The game is to guess things about each other. The audience laughs whether you know the things or not, but of course you are expected to know them. Frank’s father is there,in a tuxedo Frank rented for him at the Daiei down the street, and Frank’s mother is there too in a green dress. They don’t know about the game because there’s no English translation. Shoko’s parents know what’s going on though, and Frank can see them shake their heads each time Frank gets a question wrong. This is bad, because he gets many of them wrong. Shoko puts her hand on his, to steady him. She’s changed out of her wedding dress and now she’s wearing green, like his mother. This is all part of the schedule. After the game is over and before the waiters come out with the dessert she’s supposed to change into a midnight blue dress with silver sequins.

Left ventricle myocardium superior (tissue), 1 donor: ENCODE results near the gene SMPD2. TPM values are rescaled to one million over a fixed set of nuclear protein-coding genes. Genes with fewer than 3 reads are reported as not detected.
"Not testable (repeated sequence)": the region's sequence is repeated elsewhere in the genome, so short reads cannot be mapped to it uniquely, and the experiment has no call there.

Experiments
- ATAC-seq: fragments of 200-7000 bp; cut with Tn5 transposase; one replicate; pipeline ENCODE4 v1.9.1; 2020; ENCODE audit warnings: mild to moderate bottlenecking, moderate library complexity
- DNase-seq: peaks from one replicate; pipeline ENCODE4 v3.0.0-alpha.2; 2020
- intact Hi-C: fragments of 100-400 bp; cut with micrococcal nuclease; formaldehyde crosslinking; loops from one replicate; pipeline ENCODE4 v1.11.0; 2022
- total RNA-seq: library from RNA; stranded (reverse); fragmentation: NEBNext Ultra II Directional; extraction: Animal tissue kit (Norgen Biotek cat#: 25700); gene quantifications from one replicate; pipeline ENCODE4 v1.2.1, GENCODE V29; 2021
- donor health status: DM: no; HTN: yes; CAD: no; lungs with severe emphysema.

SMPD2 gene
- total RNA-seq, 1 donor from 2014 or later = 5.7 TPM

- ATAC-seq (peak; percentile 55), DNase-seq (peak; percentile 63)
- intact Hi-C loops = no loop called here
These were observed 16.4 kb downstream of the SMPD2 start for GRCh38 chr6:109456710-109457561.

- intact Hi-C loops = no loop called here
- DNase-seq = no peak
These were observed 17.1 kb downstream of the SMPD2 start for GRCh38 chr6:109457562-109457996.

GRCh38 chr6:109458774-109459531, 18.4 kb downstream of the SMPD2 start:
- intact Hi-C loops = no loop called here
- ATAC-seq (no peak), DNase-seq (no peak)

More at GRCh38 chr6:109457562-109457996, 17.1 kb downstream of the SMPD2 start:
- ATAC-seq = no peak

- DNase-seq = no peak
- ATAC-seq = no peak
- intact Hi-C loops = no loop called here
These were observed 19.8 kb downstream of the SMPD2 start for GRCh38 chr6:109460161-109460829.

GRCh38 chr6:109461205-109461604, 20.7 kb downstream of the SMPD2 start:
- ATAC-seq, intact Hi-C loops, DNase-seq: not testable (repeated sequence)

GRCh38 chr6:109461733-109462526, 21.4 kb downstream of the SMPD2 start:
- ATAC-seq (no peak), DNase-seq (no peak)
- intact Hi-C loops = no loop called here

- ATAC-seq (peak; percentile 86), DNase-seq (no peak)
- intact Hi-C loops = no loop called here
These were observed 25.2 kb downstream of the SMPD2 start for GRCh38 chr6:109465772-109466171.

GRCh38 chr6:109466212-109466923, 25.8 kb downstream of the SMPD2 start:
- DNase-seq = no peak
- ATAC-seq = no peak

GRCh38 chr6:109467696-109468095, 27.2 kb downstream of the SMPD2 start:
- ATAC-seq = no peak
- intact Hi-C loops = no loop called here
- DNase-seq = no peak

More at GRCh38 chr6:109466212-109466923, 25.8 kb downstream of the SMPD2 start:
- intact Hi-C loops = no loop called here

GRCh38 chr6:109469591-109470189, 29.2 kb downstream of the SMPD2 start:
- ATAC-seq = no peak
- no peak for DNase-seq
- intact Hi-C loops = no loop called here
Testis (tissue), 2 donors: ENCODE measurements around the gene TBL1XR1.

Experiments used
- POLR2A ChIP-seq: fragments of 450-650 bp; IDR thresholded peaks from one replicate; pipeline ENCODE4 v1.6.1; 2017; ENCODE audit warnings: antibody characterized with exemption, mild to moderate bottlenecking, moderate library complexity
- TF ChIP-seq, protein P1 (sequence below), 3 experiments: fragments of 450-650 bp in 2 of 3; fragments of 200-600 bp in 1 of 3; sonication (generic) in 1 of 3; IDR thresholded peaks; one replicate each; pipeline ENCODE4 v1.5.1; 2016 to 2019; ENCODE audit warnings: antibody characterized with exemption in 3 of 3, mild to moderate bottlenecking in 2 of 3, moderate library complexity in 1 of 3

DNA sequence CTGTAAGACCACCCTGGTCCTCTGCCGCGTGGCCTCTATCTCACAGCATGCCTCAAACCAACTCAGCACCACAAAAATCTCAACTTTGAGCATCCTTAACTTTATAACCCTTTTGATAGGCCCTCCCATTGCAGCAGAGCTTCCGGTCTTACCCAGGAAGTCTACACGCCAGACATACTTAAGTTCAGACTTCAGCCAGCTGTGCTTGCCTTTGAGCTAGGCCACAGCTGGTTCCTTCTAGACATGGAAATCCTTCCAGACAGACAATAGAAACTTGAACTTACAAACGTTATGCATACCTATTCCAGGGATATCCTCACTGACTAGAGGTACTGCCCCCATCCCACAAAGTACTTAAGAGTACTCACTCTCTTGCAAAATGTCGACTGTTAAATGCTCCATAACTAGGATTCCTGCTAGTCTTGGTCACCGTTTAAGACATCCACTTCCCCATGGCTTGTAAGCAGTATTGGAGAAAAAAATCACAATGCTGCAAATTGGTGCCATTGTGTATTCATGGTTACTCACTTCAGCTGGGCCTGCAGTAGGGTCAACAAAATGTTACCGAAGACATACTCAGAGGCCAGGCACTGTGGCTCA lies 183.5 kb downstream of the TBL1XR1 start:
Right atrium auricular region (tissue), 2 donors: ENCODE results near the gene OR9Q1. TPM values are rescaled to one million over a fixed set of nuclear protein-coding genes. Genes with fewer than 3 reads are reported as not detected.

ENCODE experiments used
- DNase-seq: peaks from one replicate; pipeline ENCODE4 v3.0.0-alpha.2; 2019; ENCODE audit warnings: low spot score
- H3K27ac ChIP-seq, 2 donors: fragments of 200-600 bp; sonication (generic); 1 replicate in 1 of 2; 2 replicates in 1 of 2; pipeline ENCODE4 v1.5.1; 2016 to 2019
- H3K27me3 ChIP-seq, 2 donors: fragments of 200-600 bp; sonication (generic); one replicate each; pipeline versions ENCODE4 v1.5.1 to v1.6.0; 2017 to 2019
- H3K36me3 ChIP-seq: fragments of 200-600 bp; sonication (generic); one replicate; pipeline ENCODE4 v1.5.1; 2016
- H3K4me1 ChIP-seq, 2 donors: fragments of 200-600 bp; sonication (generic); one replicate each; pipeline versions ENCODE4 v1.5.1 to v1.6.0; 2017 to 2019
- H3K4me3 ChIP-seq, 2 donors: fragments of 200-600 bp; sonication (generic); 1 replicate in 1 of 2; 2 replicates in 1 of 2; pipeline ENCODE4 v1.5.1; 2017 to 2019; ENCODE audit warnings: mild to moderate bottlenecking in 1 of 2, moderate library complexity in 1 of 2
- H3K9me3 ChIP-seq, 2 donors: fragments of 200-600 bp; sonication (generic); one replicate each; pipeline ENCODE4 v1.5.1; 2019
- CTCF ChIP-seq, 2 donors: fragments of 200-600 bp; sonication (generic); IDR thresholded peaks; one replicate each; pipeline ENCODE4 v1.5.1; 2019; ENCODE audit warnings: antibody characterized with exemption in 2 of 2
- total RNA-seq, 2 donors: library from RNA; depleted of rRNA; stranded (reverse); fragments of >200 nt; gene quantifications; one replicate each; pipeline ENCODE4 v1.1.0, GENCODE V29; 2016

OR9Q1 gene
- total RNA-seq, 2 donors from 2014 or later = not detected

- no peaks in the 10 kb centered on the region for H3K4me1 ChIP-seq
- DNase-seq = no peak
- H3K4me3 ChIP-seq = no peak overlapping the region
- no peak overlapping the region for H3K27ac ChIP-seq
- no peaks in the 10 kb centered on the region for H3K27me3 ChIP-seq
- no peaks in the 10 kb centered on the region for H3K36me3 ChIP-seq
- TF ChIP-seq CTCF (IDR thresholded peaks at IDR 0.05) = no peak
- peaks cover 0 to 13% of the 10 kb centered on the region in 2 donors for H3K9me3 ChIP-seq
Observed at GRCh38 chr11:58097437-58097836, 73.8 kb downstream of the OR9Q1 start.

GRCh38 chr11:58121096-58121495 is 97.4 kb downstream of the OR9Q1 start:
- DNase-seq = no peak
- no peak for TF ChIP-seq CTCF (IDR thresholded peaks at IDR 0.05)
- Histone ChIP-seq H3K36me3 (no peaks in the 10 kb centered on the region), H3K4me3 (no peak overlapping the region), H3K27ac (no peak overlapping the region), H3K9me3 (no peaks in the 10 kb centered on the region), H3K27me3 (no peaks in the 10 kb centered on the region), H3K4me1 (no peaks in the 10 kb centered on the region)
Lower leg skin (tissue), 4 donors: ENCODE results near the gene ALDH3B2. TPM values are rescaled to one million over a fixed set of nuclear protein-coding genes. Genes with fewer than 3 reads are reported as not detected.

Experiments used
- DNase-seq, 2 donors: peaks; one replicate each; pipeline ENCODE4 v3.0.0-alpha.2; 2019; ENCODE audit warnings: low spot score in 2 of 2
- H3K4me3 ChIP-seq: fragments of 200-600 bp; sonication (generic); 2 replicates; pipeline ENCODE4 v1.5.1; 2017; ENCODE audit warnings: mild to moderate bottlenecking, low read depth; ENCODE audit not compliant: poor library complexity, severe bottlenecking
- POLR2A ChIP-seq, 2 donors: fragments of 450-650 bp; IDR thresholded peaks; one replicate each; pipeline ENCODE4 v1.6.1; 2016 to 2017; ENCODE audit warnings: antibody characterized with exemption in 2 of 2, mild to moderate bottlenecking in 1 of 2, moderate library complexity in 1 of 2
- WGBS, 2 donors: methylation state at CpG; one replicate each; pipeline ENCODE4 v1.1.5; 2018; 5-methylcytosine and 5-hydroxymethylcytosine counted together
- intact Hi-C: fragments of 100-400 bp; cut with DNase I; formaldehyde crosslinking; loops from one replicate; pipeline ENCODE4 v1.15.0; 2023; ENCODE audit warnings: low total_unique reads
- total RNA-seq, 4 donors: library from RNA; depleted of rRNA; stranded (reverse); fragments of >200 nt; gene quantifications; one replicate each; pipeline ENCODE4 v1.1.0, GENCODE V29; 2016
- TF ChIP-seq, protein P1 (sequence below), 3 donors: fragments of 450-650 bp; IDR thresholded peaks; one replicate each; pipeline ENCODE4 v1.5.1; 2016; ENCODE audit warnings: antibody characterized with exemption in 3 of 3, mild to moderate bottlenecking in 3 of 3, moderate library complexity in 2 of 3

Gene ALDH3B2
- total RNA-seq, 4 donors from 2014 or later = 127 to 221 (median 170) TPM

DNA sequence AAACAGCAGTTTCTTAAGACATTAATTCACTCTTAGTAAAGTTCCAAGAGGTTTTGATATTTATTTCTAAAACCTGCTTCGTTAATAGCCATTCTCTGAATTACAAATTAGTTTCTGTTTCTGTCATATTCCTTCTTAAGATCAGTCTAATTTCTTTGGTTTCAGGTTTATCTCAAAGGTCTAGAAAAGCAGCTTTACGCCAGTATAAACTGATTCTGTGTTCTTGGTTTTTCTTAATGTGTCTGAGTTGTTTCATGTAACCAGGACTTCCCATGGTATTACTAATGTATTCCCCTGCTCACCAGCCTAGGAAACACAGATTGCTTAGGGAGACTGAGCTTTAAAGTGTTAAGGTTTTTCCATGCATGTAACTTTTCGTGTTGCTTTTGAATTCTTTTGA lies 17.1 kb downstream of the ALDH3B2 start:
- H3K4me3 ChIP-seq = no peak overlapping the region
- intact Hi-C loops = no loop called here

Years later, Frank will think of this as the moment when he first understood what it is like to marry across borders, to become a permanent expat. He will remember the glare of the lights and the closeness of the questioner, one of Shoko’s old high school friends, breathing into the mic. He will remember Shoko being kind, whispering the answers at him except she’s trying not to move her lips and the words come across all mangled. He’s not sure whether she’s saying Maki or Maggie. The question is about a band she likes and either of them could be it. Frank opens his mouth helplessly. He wants to tell Shoko to speak up, that he can’t understand, but instead he looks away to where the audience sits in the shadows, watching him sweat.
Gen Del Raye was born and raised in Kyoto, Japan and first left the country for California when he was eighteen. Currently he is writing and studying marine biology in Honolulu, Hawaii. He has been selected as a finalist for the Glimmer Train New Writer’s Award.